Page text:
Is seasonal influenza vaccine effectiveness reduced in people receiving repeat vaccinations? A retrospective cohort study using the Clinical Practice Research Database

Date of ISAC Approval: 
15/05/2018
Lay Summary: 
Influenza (or flu) is a viral infection that generally affects the upper airways (e.g. the nose and throat) and can rarely affect the lungs. It manifests with fever, sore throat, widespread muscle and joint pains. In the last few years, studies suggest that influenza vaccine effectiveness is waning, especially in elderly subjects. Some studies suggest people who have received the seasonal flu vaccine over successive years (e.g. elderly) may be less protected from influenza in a given season compared to first time recipients of the seasonal flu vaccines, although the protection provided is still worthwhile compared to no vaccination. Understanding whether this phenomenon exists is important to consider when developing vaccination policy. This study will look at the occurrence of influenza in those vaccinated in the 2015/2016 influenza season. We will look at whether the proportion of cases of influenza that were prevented is different among people who had a history of receiving the influenza vaccine in one or more of the previous five seasons, and compare this to people who were vaccinated for the first time in the 2015/2016 winter season. We will repeat this analysis for seasons prior to 2015/2016, but looking at a two-year history of influenza vaccines.
Technical Summary: 
A debate has re-emerged on the possible effect of previous influenza vaccinations on the vaccine effectiveness (VE) of seasonal influenza vaccine (SIV). The aim of this study is to examine whether VE was lower in people with repeat vaccination histories relative to first time vaccinees in the 2015/2016 winter season. We will conduct a retrospective cohort study of people vaccinated in the 2015/2016 winter season aged >65 years old and those aged 12 to 65 in clinical risk groups. The analysis will examine the occurrence of influenza infection, influenza-like-illness and acute respiratory infection among those who have a five-year history of SIV and those who are first time SIV recipients. Hazard ratios will be estimated using Cox regression, relative VE of the 2015/2016 influenza vaccine will be calculated as 1 - Hazard ratio and by previous vaccination history type (in one to five previous seasons). Relative VE will be adjusted for sex, age, comorbidities, previous influenza infection in the past five years, smoking status, index of multiple deprivation (IMD), body mass index (BMI), use of statins and immunosuppressive drugs. We will repeat the analyses for previous winter seasons back to 2011-12, but looking at two-year history of SIV.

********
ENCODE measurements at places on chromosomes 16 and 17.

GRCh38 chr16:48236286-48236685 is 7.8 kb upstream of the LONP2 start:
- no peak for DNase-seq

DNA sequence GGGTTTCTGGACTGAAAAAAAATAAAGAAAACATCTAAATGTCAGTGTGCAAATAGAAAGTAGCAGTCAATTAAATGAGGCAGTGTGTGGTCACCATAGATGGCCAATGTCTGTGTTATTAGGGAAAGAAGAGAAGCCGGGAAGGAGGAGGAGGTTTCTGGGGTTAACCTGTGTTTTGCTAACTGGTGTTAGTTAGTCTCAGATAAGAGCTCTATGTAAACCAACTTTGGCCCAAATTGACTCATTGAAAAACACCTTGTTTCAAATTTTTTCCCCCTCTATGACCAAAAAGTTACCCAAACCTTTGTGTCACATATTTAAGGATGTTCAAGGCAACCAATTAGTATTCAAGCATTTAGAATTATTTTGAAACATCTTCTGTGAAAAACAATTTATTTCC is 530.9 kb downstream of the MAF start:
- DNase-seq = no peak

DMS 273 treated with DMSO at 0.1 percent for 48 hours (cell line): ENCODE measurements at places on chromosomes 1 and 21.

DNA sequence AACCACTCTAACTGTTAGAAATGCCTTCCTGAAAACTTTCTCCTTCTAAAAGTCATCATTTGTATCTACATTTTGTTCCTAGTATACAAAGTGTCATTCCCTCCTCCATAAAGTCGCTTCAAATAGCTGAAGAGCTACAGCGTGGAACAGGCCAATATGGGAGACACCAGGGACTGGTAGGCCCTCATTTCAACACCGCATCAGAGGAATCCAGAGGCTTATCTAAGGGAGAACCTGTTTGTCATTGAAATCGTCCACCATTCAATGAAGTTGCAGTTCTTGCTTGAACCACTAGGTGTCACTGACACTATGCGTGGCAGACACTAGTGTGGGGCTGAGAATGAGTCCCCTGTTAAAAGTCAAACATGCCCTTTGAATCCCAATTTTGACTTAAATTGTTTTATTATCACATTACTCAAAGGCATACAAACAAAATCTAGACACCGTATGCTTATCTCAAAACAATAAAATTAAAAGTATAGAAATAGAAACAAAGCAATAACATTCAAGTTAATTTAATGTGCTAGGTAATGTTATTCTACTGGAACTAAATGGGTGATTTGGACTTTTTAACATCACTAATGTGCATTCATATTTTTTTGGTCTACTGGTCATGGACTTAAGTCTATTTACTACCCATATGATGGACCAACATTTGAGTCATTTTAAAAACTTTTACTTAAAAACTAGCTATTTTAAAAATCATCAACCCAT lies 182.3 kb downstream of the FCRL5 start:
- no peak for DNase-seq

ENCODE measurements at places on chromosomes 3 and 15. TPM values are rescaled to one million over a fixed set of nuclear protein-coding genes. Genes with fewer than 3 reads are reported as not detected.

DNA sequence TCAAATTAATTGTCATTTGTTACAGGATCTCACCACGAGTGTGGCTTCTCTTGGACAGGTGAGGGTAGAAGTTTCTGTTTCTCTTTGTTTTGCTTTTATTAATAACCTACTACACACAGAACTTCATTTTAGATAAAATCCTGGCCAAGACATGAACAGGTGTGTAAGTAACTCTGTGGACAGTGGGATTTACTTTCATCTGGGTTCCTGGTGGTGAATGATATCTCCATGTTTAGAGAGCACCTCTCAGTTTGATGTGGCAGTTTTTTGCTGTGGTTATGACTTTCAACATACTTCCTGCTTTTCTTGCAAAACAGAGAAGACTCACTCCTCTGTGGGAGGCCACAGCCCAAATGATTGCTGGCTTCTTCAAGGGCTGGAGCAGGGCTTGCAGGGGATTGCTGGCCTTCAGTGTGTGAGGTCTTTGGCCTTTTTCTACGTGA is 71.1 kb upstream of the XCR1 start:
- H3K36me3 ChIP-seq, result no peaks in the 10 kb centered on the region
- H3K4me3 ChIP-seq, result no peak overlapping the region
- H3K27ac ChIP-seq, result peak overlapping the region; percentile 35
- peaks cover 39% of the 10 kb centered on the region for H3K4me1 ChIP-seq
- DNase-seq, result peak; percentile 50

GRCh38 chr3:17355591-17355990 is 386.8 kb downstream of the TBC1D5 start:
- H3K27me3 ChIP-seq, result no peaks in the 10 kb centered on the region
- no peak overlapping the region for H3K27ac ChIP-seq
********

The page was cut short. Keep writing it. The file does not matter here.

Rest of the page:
Health Outcomes to be Measured: 
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Collaborators: 

Professor Jonathan Van-Tam - Chief Investigator - University Of Nottingham
Dr Abhishek Abhishek - Collaborator - University Of Nottingham
Dr Georgina Nakafero - Collaborator - University Of Nottingham
Hikaru Bolt - Corresponding Applicant - Public Health England
Puja Myles - Collaborator - CPRD
Sudhir Venkatesan - Collaborator - University Of Nottingham

Linkages: 
Practice IMD (Standard);Pregnancy Register